One thing I have started doing is tagging my male friends into threads like this, asking them to deal with misogynist dudes in patient ways. I feel like it’s a chance for guys to start solving the problem of toxic masculinity themselves, and payback for every time I’ve been tagged into a thread about violent sexual assault by someone saying “Audra Williams: Thoughts?” (Like, my thought is that I still think sexual assault is very bad, thanks for ruining my day, though!).

I do think it’s worth raising the issue of this dude with her, though. Because everything in our culture seems to reinforce the idea that people who get upset by this sort of thing are just being uptight and awful, so sometimes it takes another person to reaffirm that it’s okay to be take issue with it. It might also be worth gently reminding her that by keeping this guy on her list, she is leaving her trans friends vulnerable to a transphobic dude.

Therein is one of the biggest challenges with friends-list curation, and one I haven’t been able to figure out how to navigate. How can people with the most privilege put themselves on the front lines of reasoning with people with oppressive views, without exposing their less-privileged friends to these jerks?

I don’t have the answer to that one, I struggle with it a lot. (If anyone has any solutions, please send them my way.)

Yours in conflicting emotions,
Audra

2 Comments

  1. cicatricella
    March 23, 2016

    I have recently found a lot of peace in blocking people. Not doing it aggressively, just making it so I mostly don’t have to watch them online. Sometimes it’s people I know, sometimes it’s people commenting on my friends’ posts. I don’t usually ever make any mention of it, but the ‘block’ button is helpful for my general emotional well-being.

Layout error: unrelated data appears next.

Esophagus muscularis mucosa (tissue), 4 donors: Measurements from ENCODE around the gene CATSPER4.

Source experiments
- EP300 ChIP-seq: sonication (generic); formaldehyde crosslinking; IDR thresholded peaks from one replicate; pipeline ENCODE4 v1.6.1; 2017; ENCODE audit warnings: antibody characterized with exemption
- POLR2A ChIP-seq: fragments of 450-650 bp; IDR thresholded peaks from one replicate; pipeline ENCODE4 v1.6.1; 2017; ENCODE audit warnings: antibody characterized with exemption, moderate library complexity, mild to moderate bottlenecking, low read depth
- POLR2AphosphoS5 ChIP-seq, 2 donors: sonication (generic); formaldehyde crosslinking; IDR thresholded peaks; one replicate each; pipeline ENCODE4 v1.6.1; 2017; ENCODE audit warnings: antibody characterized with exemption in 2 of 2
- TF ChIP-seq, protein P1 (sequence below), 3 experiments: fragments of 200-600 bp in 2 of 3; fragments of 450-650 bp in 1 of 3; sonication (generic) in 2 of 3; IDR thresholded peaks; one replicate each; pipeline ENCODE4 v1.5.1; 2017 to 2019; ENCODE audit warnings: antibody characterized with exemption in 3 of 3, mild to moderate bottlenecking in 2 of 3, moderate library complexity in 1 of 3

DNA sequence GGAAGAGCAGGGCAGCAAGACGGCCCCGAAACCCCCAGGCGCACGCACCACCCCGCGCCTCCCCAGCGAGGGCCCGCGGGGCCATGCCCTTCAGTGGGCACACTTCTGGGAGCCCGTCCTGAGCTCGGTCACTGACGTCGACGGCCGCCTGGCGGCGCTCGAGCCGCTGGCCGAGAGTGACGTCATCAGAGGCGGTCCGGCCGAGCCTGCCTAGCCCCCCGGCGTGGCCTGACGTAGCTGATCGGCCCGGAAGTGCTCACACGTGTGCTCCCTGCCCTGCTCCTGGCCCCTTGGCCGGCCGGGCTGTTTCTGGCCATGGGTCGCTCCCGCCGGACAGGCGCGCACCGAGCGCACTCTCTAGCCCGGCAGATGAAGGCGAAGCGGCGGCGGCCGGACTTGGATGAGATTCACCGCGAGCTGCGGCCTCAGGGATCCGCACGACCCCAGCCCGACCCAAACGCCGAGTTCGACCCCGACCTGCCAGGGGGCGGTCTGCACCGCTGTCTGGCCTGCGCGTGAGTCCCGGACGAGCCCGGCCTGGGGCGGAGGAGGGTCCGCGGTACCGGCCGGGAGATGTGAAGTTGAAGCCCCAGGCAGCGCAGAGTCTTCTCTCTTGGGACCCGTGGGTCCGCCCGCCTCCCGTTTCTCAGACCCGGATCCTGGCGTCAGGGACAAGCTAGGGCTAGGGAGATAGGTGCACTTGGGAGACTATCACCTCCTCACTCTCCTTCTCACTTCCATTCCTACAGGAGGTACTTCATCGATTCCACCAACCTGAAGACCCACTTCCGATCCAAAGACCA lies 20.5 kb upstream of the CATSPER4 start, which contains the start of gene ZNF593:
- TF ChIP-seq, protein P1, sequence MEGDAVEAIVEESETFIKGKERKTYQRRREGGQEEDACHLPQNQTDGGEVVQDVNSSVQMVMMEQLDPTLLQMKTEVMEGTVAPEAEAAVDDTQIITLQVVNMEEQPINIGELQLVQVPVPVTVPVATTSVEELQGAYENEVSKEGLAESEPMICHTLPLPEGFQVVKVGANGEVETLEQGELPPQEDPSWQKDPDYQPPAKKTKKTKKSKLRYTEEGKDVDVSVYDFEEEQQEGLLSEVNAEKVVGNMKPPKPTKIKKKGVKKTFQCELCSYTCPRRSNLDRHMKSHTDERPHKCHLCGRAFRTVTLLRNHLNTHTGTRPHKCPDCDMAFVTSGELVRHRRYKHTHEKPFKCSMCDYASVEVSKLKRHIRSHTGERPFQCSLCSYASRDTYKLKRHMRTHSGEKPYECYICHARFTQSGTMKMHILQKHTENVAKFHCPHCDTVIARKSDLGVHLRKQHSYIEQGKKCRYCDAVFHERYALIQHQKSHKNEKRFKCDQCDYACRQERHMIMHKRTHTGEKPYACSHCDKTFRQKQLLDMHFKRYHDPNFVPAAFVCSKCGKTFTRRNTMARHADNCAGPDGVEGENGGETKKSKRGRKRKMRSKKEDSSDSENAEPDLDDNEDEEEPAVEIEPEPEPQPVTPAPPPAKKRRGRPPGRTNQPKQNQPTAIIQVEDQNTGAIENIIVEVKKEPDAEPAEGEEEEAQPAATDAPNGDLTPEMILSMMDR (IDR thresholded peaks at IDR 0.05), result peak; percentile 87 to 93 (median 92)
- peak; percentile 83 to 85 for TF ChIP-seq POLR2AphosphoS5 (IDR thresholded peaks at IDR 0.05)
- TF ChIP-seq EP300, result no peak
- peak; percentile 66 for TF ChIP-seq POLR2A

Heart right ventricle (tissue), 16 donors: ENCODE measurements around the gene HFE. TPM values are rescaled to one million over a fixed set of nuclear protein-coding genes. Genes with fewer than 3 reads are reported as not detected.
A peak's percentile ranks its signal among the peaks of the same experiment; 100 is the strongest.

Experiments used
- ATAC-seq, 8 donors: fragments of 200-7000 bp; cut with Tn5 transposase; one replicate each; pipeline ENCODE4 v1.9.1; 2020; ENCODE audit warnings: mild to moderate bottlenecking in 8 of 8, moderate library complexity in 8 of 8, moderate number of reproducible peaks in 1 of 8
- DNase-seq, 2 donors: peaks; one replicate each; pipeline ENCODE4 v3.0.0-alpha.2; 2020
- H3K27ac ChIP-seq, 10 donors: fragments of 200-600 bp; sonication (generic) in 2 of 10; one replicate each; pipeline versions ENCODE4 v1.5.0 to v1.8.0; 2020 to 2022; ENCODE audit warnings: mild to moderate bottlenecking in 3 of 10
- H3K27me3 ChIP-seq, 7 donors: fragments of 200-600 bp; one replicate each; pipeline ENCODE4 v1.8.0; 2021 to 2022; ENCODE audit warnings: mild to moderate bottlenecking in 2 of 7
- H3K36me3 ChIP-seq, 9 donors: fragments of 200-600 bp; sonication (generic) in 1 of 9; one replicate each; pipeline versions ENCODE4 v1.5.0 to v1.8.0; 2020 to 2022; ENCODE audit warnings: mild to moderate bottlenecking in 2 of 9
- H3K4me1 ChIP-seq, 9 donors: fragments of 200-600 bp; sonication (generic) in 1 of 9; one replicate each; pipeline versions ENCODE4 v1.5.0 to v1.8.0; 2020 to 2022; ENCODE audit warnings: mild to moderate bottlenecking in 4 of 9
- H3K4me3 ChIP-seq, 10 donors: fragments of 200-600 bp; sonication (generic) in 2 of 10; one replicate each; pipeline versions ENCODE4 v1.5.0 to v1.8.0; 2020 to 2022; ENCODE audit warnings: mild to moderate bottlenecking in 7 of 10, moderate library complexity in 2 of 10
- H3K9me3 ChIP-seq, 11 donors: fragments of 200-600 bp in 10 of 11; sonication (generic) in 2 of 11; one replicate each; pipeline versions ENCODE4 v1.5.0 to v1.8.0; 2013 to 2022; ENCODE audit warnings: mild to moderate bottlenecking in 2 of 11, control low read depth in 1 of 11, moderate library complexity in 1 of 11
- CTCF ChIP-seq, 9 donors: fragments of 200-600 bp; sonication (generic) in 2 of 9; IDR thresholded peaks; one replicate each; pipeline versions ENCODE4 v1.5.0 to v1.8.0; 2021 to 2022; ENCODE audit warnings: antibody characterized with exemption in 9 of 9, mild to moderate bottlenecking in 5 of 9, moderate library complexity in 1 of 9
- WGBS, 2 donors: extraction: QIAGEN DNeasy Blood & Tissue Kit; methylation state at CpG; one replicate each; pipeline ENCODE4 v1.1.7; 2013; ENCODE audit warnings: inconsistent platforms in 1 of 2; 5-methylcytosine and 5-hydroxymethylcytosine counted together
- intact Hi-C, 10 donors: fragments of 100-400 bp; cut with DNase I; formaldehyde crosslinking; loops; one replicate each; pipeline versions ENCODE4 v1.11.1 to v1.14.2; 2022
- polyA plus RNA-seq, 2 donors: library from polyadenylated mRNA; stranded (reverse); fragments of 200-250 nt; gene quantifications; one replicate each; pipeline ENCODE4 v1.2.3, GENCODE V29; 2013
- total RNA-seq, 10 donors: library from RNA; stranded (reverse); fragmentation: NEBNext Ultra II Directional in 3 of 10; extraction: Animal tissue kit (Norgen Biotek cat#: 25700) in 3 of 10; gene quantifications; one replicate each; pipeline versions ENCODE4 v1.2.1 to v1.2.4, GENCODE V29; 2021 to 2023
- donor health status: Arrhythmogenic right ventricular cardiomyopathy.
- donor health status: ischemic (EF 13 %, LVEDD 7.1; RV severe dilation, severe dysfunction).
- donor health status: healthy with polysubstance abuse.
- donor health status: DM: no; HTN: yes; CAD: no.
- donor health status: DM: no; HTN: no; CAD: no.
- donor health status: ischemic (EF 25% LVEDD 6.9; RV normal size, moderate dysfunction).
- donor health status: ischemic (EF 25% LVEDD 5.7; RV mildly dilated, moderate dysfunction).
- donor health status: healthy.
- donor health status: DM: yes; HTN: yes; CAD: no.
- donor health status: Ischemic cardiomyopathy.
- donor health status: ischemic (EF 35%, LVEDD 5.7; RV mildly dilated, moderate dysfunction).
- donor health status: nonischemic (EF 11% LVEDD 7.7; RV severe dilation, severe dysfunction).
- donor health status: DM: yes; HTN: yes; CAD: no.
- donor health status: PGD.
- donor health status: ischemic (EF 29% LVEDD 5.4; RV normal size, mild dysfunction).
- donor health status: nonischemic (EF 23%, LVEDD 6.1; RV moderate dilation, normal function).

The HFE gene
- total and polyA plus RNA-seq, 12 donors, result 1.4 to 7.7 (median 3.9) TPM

2. KLF
    March 24, 2016

    On the idea that explosive vitriol doesn’t change minds – 
    I think this is true, and so if someone has the energy and time and other resources to do it, sure, a patient explaining might be more likely to change a mind.
    But I do think there is some value in expressing anger and disapproval quickly and harshly towards people who knowingly are being ableist or misogynist.
    Maybe it doesn’t change them, but sometimes people need some social consequences for their actions. Some people don’t say racist things because they aren’t racist. Some people don’t say racist things because they know it can be considered taboo, or they fear repercussions. The former is better, but the latter is still a motivation strong enough to keep some racist comments from being said. Doesn’t solve racism, but it’s something.
    When we always go to educate and explain about feminism, we are missing that part where a person experiences sharp consequences.
    Maybe the difference of when to apply what strategy should be based upon whether we think the offensive person knows better or not. (ie do we need to teach them what they are saying? or just teach them not to say that).
    Rage can have power in it.
    Sometimes some dude just has to learn real quick “you are not going to like what happens to you when you do that or say that. So think twice next time and don’t”.
    The fire is hot. Don’t touch the fire. I’m the fire. My feminism will burn you if you mess with me.
    I don’t need to tell you the social history of fire. I just need you to get a sense that it’s dangerous for you to mess with.
    K-L